The world of recruitment is shape shifting with the introduction of gamification – bringing tests, puzzles, psychometrics, teamwork and problem solving to the fore.
SoGlos spoke to Cheltenham-based Brave Human Capital Group about future trends and the evolution of recruitment in a post pandemic world.
About the expert – James Fleming, managing director of Brave Human Capital Group
James Fleming is the founder and managing director of Cheltenham-headquartered Brave Human Capital Group – a human resources company serving the county and beyond.
Brave builds bespoke HR and resourcing solutions for businesses, focusing on a company’s strengths, people and vision. It believes passionately that people are at the heart of a business and makes it a priority to help them perform to their full potential – to make the business a success.
Has recruitment changed since the pandemic and, if so, in what ways?
I actually think recruitment had started to change prior to the pandemic, but it hadn’t been widely appreciated or recognised. And in some ways, I think the pandemic has actually helped recruitment.
It has given recruiters the opportunity to meet their candidates face to face (albeit via a screen) before meeting them in person (if at all) and it’s added to the speed of the process as candidates and clients are more accessible.
The pandemic has also opened up a global talent pool. Prior to the lockdowns, a lot of recruitment was local and based on an agent’s personal network. This limited the talent businesses had access to. In the post pandemic world, with Microsoft Teams and at-home working, you can literally hire the best people wherever they are in the world – and this can only be a good thing.
However, whilst there are significant positives (I’m always glass half full), the pandemic has created some challenges, particularly with candidate attraction.
Since the pandemic there is less appetite to move – particularly at roles under £30,000 per annum. This is caused by worries about stability and also reflects the fact that good people have been valued by their employers, so aren’t moving.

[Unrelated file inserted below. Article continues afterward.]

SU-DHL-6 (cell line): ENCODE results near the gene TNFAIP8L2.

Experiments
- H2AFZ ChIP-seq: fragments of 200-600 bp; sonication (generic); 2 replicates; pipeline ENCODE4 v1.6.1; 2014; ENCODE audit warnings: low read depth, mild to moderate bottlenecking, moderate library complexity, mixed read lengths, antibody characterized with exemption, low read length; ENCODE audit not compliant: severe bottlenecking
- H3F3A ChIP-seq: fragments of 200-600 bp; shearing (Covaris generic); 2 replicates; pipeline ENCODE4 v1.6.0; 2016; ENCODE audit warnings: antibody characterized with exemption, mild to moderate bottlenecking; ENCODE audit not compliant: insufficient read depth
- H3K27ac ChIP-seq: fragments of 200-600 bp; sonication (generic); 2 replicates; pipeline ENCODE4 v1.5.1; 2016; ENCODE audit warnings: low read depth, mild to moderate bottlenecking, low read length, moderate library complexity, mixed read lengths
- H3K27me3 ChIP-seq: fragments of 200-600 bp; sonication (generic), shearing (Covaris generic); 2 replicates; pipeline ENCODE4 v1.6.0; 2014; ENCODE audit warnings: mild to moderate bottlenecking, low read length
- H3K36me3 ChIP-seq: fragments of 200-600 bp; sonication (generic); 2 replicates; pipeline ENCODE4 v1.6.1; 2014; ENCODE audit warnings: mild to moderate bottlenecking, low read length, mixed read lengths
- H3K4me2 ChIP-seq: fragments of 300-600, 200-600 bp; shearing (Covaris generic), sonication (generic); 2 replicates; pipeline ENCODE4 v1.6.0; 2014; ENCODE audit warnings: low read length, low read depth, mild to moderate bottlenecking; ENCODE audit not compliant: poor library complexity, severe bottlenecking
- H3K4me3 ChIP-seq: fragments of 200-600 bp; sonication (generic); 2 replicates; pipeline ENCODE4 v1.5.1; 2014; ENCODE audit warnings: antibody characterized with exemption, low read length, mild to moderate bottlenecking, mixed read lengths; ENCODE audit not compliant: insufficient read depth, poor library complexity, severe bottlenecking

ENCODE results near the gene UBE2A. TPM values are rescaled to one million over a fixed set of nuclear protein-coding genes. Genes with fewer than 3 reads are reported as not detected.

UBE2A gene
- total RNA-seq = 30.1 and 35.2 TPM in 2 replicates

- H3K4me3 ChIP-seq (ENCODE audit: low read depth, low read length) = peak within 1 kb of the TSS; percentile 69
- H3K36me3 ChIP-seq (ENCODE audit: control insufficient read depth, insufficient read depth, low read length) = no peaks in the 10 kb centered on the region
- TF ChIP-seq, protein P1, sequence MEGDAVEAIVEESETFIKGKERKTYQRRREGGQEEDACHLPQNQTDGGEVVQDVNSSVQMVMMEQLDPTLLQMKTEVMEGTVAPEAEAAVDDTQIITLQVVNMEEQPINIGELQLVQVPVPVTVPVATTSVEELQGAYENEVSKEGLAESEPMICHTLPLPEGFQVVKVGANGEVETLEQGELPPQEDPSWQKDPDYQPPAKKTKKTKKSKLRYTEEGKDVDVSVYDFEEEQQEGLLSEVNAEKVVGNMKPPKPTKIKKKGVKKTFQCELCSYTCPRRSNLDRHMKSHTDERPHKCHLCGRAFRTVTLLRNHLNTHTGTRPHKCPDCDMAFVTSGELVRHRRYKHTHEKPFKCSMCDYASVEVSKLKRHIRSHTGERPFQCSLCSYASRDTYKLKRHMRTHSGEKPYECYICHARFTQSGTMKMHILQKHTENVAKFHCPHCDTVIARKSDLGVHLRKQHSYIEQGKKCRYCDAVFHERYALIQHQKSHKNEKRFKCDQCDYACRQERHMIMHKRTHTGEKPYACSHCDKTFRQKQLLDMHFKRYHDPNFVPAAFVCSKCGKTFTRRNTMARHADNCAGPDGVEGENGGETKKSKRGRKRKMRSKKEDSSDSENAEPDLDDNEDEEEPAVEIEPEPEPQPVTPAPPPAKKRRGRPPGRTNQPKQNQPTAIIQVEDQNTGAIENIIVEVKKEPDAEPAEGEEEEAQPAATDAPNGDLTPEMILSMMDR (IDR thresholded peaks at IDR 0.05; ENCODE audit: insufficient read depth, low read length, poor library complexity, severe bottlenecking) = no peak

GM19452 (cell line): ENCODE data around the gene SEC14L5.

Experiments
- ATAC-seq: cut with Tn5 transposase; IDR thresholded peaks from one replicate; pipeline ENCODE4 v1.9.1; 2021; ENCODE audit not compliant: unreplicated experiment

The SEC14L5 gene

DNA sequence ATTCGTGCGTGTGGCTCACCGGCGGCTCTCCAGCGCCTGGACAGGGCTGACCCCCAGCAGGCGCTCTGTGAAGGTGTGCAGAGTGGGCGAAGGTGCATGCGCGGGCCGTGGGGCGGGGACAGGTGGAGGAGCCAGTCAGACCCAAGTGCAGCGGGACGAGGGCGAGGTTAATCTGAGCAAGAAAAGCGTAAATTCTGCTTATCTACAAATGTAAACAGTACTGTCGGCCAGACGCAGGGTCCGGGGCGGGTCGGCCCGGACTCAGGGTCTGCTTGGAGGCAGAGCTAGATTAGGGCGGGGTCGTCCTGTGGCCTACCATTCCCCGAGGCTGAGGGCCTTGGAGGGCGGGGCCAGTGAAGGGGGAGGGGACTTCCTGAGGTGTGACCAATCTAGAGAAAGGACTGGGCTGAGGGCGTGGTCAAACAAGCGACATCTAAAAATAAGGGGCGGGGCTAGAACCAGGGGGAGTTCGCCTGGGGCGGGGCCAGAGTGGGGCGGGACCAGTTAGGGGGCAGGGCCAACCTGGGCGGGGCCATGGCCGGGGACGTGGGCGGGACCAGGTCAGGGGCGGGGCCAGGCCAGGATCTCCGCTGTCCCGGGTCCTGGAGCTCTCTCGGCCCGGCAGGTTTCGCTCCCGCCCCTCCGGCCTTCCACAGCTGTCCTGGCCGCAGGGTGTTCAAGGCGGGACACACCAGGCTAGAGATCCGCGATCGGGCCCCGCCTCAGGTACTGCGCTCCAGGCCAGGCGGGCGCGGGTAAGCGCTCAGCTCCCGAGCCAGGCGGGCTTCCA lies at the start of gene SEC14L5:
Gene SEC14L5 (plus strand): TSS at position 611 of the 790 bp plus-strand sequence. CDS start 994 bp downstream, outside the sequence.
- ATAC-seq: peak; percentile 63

Prior to the pandemic you used to be able to get away with paying people £1,000 or £2,000 more and they would move. This isn’t the case now.
What are the best or most effective recruitment channels and why?
Ha, a common question. One method alone won’t be successful – you need a variety of channels and methods.
These will be made up of job boards like Indeed, Reed, Total Jobs, LinkedIn and other social media. Direct searches and headhunting are good, plus a focus on your employee value proposition – which is becoming more important.
The best channel or method will depend entirely on the role and sector.
What do you predict will be the next popular trend in recruitment?
The continued trend is towards doing recruitment yourself and limiting agency exposure. It’s much cheaper this way, rather than paying significant percentage-based recruitment fees.
The rise in the global talent pool is a big one, meaning recruiters will need to be prepared to widen their search.
Movements like Black Lives Matter have created a much-needed focus on bias and diversity, too.
Recruitment processes that are objective with detailed assessment will become more important and valued, rather than the who you know or old boys club approach we’ve seen previously, especially at a senior level.
The other trend I’m excited about is the gamification of recruitment – tests, puzzles, psychometrics, teamwork and problem solving.
This will not only aid diverse, thorough recruitment and candidate assessment but will also appeal to the tech-savvy generation and give real insight into how candidates work.
What are the biggest mistakes you often notice in firms’ recruitment campaigns?
Simple. Over reliance on job boards. Reliance on personal networks to recruitment from. Over reliance on traditional agencies.
What advice can you give businesses looking to recruit new top talent?
Think about who you want to hire, think about what they’re interested in, think about your recruitment proposition and make sure it matches the candidates’ preferences.
Also think about where they go, what they read and make sure your advert is in those spaces, rather than just on Indeed or pumped through an agency.
Recruitment is tough and you need to be prepared to spend the time to get the right candidate in.
What is the most powerful part of the recruitment process?
The interviews and candidate assessment.